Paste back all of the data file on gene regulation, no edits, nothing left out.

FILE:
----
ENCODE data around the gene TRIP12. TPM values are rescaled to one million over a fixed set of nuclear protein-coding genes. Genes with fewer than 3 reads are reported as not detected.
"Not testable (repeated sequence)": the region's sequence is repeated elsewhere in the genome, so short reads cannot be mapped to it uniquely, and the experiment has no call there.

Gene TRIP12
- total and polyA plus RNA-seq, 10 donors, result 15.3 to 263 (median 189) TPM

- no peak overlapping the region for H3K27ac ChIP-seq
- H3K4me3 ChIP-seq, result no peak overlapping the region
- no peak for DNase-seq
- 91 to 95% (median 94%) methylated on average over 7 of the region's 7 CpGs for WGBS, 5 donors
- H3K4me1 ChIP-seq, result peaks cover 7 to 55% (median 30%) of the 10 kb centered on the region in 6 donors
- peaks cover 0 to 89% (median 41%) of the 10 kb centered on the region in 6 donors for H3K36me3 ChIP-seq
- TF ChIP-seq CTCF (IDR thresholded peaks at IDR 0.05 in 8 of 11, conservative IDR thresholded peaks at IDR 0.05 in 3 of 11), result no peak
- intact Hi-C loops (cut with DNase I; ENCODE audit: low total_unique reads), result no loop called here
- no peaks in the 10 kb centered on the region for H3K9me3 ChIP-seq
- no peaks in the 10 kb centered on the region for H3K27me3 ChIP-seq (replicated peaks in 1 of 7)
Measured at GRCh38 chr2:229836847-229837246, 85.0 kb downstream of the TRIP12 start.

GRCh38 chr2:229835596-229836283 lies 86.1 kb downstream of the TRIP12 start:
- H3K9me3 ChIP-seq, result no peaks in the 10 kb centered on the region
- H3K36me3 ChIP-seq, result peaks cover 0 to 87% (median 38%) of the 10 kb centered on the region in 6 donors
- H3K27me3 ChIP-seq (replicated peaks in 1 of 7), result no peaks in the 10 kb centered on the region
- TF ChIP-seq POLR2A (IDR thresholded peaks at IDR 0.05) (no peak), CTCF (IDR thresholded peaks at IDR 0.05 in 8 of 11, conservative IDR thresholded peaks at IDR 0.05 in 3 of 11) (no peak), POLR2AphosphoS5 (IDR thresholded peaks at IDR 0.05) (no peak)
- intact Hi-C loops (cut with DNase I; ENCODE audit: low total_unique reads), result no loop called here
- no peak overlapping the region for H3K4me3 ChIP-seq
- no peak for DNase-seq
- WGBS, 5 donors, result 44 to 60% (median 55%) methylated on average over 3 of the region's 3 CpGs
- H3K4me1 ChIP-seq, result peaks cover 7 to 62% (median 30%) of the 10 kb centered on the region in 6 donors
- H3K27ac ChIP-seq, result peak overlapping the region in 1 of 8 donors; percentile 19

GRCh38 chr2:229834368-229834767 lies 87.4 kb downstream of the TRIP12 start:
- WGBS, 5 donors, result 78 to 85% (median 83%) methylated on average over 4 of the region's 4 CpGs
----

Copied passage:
ENCODE data around the gene TRIP12. TPM values are rescaled to one million over a fixed set of nuclear protein-coding genes. Genes with fewer than 3 reads are reported as not detected.
"Not testable (repeated sequence)": the region's sequence is repeated elsewhere in the genome, so short reads cannot be mapped to it uniquely, and the experiment has no call there.

Gene TRIP12
- total and polyA plus RNA-seq, 10 donors, result 15.3 to 263 (median 189) TPM

- no peak overlapping the region for H3K27ac ChIP-seq
- H3K4me3 ChIP-seq, result no peak overlapping the region
- no peak for DNase-seq
- 91 to 95% (median 94%) methylated on average over 7 of the region's 7 CpGs for WGBS, 5 donors
- H3K4me1 ChIP-seq, result peaks cover 7 to 55% (median 30%) of the 10 kb centered on the region in 6 donors
- peaks cover 0 to 89% (median 41%) of the 10 kb centered on the region in 6 donors for H3K36me3 ChIP-seq
- TF ChIP-seq CTCF (IDR thresholded peaks at IDR 0.05 in 8 of 11, conservative IDR thresholded peaks at IDR 0.05 in 3 of 11), result no peak
- intact Hi-C loops (cut with DNase I; ENCODE audit: low total_unique reads), result no loop called here
- no peaks in the 10 kb centered on the region for H3K9me3 ChIP-seq
- no peaks in the 10 kb centered on the region for H3K27me3 ChIP-seq (replicated peaks in 1 of 7)
Measured at GRCh38 chr2:229836847-229837246, 85.0 kb downstream of the TRIP12 start.

GRCh38 chr2:229835596-229836283 lies 86.1 kb downstream of the TRIP12 start:
- H3K9me3 ChIP-seq, result no peaks in the 10 kb centered on the region
- H3K36me3 ChIP-seq, result peaks cover 0 to 87% (median 38%) of the 10 kb centered on the region in 6 donors
- H3K27me3 ChIP-seq (replicated peaks in 1 of 7), result no peaks in the 10 kb centered on the region
- TF ChIP-seq POLR2A (IDR thresholded peaks at IDR 0.05) (no peak), CTCF (IDR thresholded peaks at IDR 0.05 in 8 of 11, conservative IDR thresholded peaks at IDR 0.05 in 3 of 11) (no peak), POLR2AphosphoS5 (IDR thresholded peaks at IDR 0.05) (no peak)
- intact Hi-C loops (cut with DNase I; ENCODE audit: low total_unique reads), result no loop called here
- no peak overlapping the region for H3K4me3 ChIP-seq
- no peak for DNase-seq
- WGBS, 5 donors, result 44 to 60% (median 55%) methylated on average over 3 of the region's 3 CpGs
- H3K4me1 ChIP-seq, result peaks cover 7 to 62% (median 30%) of the 10 kb centered on the region in 6 donors
- H3K27ac ChIP-seq, result peak overlapping the region in 1 of 8 donors; percentile 19

GRCh38 chr2:229834368-229834767 lies 87.4 kb downstream of the TRIP12 start:
- WGBS, 5 donors, result 78 to 85% (median 83%) methylated on average over 4 of the region's 4 CpGs